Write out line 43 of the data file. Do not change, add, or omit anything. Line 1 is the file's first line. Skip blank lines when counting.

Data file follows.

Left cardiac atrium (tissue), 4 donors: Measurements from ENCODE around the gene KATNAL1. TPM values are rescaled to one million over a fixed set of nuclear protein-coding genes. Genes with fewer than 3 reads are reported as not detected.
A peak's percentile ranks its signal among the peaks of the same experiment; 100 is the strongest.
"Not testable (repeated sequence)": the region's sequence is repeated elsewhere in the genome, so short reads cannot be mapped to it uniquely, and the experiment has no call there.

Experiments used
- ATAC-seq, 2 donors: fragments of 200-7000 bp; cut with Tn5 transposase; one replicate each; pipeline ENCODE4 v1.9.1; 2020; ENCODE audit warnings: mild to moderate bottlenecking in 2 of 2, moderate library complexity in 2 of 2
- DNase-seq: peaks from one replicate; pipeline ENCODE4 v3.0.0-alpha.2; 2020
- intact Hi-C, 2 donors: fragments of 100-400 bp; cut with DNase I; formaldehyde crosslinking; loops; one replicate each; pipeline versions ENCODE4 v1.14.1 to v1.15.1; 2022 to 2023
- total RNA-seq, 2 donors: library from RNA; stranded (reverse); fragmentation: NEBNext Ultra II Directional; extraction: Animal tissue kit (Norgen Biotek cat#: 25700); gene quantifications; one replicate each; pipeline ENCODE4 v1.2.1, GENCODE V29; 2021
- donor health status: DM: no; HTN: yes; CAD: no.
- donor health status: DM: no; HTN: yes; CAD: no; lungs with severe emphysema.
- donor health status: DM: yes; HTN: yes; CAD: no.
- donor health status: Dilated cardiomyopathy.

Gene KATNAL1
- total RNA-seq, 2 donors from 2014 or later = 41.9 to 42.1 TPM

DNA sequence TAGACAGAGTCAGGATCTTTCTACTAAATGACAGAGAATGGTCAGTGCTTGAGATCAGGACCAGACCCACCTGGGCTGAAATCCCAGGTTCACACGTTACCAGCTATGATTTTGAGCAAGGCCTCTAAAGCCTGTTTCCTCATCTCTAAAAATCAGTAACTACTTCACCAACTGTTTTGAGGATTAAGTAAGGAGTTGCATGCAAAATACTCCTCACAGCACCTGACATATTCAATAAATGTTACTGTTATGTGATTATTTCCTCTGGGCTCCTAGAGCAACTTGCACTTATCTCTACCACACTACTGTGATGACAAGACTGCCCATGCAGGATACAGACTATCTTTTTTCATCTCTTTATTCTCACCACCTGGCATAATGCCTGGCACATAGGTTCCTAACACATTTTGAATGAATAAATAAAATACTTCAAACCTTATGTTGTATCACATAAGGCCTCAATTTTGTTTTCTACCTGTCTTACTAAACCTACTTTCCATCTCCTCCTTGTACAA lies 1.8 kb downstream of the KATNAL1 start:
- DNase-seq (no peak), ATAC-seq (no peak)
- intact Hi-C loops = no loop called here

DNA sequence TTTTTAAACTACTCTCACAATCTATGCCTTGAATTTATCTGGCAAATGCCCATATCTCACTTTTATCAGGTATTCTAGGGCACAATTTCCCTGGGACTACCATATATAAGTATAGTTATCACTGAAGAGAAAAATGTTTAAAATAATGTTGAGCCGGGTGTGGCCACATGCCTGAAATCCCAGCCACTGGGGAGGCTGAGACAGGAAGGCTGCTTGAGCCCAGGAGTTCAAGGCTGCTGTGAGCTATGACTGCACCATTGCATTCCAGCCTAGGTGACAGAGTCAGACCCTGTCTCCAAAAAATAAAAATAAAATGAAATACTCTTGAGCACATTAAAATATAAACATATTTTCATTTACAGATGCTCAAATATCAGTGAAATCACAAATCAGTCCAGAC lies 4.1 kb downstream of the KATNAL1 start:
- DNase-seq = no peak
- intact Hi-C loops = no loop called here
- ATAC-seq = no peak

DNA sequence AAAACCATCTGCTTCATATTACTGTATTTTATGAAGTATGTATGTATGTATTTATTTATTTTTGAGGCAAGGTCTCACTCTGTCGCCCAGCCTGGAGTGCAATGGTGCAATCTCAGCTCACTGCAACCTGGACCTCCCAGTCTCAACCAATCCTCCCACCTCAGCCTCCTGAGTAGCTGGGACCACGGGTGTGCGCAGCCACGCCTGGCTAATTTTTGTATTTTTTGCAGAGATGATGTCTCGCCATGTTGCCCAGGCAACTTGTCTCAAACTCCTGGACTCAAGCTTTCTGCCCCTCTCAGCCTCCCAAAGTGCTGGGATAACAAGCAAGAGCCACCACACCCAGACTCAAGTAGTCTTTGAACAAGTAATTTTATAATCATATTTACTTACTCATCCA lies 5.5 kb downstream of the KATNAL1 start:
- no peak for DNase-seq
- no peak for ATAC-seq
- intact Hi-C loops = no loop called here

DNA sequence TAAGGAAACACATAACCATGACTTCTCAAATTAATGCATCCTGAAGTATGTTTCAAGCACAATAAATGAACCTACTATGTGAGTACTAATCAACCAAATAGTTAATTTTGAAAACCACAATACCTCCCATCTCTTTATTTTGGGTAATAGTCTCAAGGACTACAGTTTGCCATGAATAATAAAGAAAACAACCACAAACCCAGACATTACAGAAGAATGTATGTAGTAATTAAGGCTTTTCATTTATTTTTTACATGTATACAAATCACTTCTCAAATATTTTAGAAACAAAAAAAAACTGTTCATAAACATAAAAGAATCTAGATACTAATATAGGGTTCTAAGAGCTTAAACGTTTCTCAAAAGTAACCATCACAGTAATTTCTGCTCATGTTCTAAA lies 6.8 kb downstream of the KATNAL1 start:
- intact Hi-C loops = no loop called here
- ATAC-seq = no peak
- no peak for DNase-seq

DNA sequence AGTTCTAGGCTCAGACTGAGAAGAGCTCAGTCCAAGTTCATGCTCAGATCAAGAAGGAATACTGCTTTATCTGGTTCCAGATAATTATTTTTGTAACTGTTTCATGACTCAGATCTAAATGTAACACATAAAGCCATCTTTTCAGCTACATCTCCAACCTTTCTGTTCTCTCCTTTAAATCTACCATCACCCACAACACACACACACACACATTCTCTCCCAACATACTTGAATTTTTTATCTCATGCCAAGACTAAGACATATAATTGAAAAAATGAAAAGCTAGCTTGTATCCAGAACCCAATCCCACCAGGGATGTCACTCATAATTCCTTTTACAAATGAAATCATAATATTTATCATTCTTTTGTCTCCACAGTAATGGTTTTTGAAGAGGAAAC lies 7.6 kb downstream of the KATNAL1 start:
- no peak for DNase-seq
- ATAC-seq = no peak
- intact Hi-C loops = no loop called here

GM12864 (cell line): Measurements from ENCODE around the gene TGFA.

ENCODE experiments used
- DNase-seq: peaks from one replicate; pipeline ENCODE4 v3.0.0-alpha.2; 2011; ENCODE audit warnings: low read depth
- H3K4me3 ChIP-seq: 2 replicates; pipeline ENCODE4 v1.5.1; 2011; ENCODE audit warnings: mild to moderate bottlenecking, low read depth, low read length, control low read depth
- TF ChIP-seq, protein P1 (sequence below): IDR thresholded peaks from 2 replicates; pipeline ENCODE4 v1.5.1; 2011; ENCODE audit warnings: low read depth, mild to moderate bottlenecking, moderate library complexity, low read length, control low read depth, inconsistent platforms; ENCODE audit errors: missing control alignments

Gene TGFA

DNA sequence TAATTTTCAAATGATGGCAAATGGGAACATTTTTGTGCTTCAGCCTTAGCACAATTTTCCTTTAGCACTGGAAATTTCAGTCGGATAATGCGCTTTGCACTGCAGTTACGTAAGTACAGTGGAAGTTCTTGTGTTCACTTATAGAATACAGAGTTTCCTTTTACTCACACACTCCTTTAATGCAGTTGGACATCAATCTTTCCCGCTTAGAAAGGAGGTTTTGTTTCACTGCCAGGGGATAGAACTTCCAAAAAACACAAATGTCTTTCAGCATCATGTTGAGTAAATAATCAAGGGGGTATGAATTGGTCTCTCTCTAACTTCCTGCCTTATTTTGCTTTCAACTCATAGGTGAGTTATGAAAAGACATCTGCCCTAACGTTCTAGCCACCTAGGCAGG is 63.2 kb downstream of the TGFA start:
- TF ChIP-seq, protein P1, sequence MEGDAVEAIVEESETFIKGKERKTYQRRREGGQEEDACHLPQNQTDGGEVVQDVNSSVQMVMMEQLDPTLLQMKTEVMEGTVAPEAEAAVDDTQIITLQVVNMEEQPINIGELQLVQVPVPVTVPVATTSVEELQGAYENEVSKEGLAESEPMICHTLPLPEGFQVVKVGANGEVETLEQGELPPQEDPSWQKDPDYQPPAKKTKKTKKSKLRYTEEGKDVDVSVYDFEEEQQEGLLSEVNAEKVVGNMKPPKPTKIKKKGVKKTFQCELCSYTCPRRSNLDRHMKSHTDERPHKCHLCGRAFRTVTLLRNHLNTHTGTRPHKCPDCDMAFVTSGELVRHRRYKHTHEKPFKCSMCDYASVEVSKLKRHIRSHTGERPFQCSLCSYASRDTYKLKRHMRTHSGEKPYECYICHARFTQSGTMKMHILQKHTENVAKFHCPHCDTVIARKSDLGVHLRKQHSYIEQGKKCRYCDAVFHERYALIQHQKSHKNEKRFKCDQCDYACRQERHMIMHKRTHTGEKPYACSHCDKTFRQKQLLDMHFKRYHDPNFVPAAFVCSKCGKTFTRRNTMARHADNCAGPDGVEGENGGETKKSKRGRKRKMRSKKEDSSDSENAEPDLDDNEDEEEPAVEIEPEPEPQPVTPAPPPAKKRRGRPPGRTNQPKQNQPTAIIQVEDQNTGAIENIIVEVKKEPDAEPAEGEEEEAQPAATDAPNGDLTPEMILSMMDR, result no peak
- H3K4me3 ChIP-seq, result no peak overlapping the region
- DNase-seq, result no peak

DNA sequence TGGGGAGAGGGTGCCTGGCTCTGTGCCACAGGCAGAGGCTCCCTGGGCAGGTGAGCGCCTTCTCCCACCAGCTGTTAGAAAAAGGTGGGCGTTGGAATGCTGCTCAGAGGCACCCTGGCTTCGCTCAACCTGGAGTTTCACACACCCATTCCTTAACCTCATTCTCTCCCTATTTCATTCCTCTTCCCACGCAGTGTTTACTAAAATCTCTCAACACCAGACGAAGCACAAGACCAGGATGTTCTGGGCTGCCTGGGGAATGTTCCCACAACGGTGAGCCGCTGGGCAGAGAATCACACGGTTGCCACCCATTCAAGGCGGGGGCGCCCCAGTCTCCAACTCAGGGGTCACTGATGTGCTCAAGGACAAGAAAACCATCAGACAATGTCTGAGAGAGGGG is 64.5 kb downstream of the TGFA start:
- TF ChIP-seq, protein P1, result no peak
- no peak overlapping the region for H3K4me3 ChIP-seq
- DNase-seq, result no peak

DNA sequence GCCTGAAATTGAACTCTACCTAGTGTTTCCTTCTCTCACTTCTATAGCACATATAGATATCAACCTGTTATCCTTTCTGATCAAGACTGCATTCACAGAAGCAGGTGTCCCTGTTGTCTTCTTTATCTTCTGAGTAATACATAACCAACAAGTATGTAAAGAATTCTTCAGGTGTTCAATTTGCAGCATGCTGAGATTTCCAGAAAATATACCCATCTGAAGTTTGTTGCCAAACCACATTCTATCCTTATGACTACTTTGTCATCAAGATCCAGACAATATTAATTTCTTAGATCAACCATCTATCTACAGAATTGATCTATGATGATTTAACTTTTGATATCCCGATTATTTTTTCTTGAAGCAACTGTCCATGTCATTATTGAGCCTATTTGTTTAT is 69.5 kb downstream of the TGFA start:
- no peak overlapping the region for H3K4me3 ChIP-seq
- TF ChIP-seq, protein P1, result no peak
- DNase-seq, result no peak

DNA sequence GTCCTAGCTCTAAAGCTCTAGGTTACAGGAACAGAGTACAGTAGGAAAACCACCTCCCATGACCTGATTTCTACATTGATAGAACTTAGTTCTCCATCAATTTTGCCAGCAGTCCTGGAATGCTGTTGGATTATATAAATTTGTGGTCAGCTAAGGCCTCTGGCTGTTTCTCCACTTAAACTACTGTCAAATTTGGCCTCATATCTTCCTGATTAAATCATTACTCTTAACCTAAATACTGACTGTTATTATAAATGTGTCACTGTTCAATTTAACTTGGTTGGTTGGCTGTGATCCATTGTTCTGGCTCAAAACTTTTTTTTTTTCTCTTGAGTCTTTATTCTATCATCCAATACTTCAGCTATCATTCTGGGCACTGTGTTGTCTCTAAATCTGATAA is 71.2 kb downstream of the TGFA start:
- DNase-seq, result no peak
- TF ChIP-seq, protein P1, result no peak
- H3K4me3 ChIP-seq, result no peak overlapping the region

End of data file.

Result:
- DNase-seq, result no peak